FOI Advocate Blog

The NFOIC open government blog is a compendium of original concepts and analysis as well as ideas, edited excerpts and materials from a variety of sources. When the information comes from another source, we will attribute it and provide a link. The blog relies on the accuracy and integrity of the original sources cited; we will correct errors and inaccuracies when we become aware of them.

For Advocate posts prior to July, 2011, visit http://foiadvocate.blogspot.com/.
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September 21, 2011 3:08 PM

September 21, 2011

Iowa Freedom of Information Council's annual meeting will be held Friday, Oct. 7, beginning at noon in Levitt Hall of Old Main at Drake University.

The topic of the meeting is media coverage of the judiciary. A panel of judges, lawyers and other experts will lead the discussion.

Reservations are $15 and include lunch. To reserve a spot or for more information, contact Kathleen Richardson or 515-271-2295.

September 21, 2011 2:56 PM

September 21, 2011

From Courthouse News Service:

VISTA, Calif. - A North San Diego County hospital district wants to stop the San Diego Union-Tribune from publishing "privileged and confidential communications" it accidentally sent to the newspaper in response to a public records request.

Tri-City Healthcare District seeks an injunction forcing the newspaper to return documents "inadvertently" sent by mail earlier this month.

September 21, 2011 2:51 PM

September 21, 2011

From naplesnews.com:

The Sierra Club has filed a lawsuit against the University of Florida alleging that it is violating Florida's public records law by not releasing details of scientific reviews of a controversial paper on fertilizer restrictions.

The 2009 paper, known as "Unintended Consequences," backs away from earlier recommendations by the university's Institute of Food and Agricultural Sciences to restrict how and when fertilizer is applied to keep it from polluting waterways, where it blamed for causing devastating algae blooms.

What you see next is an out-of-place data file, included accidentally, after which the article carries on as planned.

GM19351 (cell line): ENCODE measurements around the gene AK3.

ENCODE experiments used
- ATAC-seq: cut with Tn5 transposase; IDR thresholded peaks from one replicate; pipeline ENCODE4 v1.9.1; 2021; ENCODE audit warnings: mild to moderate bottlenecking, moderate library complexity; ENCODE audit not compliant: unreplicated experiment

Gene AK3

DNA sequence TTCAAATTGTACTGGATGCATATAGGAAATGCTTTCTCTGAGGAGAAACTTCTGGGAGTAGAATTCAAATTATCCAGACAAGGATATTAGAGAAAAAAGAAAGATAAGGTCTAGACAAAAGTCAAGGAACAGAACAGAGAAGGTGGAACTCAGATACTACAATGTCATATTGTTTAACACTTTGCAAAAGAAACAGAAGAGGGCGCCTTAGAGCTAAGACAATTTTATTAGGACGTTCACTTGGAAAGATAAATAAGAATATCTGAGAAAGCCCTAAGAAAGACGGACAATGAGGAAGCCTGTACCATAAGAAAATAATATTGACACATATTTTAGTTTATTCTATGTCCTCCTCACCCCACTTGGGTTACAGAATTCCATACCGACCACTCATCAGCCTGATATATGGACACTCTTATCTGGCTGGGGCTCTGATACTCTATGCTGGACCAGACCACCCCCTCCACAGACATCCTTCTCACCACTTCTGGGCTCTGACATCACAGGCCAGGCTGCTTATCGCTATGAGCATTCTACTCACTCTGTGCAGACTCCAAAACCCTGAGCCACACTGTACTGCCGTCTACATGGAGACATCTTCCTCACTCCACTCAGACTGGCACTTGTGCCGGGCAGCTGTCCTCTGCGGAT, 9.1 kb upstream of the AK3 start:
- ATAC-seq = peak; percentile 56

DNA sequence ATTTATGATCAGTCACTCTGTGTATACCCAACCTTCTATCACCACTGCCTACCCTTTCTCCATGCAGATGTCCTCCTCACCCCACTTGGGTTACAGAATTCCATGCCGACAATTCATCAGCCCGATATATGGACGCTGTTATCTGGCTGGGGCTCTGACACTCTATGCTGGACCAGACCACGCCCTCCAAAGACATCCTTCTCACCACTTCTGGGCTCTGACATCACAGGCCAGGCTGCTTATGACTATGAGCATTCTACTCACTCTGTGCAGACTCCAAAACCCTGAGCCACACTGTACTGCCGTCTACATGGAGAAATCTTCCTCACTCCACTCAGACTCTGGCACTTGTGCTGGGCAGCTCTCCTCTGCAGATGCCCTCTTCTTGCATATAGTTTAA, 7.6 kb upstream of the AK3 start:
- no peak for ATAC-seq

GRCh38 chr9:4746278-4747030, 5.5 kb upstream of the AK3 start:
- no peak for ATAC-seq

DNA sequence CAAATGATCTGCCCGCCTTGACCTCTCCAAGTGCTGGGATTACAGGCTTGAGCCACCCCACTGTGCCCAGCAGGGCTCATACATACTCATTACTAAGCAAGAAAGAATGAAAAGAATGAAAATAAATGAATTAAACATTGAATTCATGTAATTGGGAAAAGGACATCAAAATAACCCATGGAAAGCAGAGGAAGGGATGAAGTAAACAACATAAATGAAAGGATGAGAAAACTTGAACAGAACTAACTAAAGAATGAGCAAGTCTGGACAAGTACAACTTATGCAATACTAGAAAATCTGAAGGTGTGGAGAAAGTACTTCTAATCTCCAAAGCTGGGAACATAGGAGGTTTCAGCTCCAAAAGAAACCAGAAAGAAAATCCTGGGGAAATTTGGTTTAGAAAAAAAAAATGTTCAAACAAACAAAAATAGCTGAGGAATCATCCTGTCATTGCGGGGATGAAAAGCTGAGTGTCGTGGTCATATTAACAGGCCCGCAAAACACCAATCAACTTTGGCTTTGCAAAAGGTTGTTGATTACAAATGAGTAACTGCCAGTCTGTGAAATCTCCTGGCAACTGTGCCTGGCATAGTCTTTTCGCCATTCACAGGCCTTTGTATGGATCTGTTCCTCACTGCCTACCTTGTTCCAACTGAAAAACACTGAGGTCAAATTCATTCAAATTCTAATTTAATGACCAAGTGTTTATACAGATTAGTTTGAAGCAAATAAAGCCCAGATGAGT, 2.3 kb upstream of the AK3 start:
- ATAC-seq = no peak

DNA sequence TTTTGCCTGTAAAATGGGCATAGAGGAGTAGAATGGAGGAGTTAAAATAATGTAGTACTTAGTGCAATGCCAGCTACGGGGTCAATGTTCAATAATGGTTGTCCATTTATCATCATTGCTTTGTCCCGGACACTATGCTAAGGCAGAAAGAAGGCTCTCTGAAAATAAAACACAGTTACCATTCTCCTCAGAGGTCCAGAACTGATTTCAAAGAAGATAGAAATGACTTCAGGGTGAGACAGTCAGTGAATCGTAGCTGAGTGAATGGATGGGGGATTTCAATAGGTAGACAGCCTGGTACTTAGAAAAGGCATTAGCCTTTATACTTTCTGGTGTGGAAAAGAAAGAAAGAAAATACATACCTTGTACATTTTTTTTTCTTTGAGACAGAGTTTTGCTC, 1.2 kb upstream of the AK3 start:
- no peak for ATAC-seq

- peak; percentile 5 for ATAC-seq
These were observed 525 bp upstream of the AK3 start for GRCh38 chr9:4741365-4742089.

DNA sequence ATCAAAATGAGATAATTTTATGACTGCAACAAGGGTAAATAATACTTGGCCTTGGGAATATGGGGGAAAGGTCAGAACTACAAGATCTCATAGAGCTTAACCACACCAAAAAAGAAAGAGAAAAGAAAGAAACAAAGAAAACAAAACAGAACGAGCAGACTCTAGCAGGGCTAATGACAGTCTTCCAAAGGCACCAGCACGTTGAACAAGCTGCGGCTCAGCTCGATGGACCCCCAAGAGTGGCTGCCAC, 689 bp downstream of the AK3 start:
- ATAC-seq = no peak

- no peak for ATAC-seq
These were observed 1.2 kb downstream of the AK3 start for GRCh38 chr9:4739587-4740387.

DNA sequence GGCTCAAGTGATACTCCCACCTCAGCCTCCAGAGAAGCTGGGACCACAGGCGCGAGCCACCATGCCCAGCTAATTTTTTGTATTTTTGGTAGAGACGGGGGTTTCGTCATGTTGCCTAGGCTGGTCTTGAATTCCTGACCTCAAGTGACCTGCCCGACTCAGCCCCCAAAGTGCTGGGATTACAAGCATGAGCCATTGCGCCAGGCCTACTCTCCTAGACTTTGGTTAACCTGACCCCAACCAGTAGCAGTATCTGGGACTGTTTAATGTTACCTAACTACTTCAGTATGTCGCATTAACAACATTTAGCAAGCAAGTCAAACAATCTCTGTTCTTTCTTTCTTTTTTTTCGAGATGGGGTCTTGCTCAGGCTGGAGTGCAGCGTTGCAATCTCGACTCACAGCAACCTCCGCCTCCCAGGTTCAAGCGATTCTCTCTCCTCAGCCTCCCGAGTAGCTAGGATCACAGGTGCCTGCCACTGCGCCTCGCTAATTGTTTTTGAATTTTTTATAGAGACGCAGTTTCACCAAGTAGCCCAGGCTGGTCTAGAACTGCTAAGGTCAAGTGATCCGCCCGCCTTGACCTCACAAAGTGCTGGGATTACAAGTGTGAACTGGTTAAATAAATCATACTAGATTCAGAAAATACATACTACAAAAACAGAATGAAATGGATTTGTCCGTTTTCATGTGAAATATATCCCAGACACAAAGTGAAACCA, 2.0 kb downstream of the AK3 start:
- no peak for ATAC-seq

September 21, 2011 2:42 PM

September 21, 2011

From Billings Gazette:

HELENA, Mont. — The Montana Supreme Court has suspended its rules governing access to court records, a move that a freedom of information advocate says may result in a step backward in the public's ability to obtain or view those documents.

The rules for privacy and public access to court records in Montana, adopted in 2007 and amended the next year, were meant to provide a uniform policy for the state court system in anticipation of the records becoming available on the Internet. The aim was to maximize public access while protecting individual privacy rights.

September 21, 2011 2:36 PM

September 21, 2011

From Information Week:

President Obama on Tuesday urged world leaders to push forward with transparency and citizen engagement, calling open government "the essence of democracy." At the same time, the White House rolled out the next phase of its own open government strategy.

The occasion marked the launch of the Open Government Partnership, a 46-nation effort to improve government transparency. The partnership Tuesday issued an Open Government Declaration pledging transparency, citizen engagement, and increased access to technology.

September 21, 2011 1:51 PM

September 21, 2011

From GoUpstate.com:

State Treasurer Curtis Loftis says the cash-starved state Department of Transportation is dragging its feet on providing him information, so he’s embraced a tool typically used by news organizations in an effort to compel the agency to respond.

[...]

Loftis on Wednesday filed a formal Freedom of Information Act request with DOT seeking the information, including detailed monthly analysis of overdue payments, other payment delay information dating back to January 2010 and a cash flow forecast.

September 21, 2011 1:31 PM

September 21, 2011

From Student Press Law Center:

New Jersey’s Supreme Court has struck a decisive blow for the transparency of government spending, ruling that lobbying groups created by government agencies cannot hide behind their “private” corporate status to conceal their records.

The Aug. 23 ruling strengthens the case for journalists and citizen watchdogs everywhere to seek greater public accountability for the powerful special-interest lobbies that represent school boards, cities, counties and other units of government.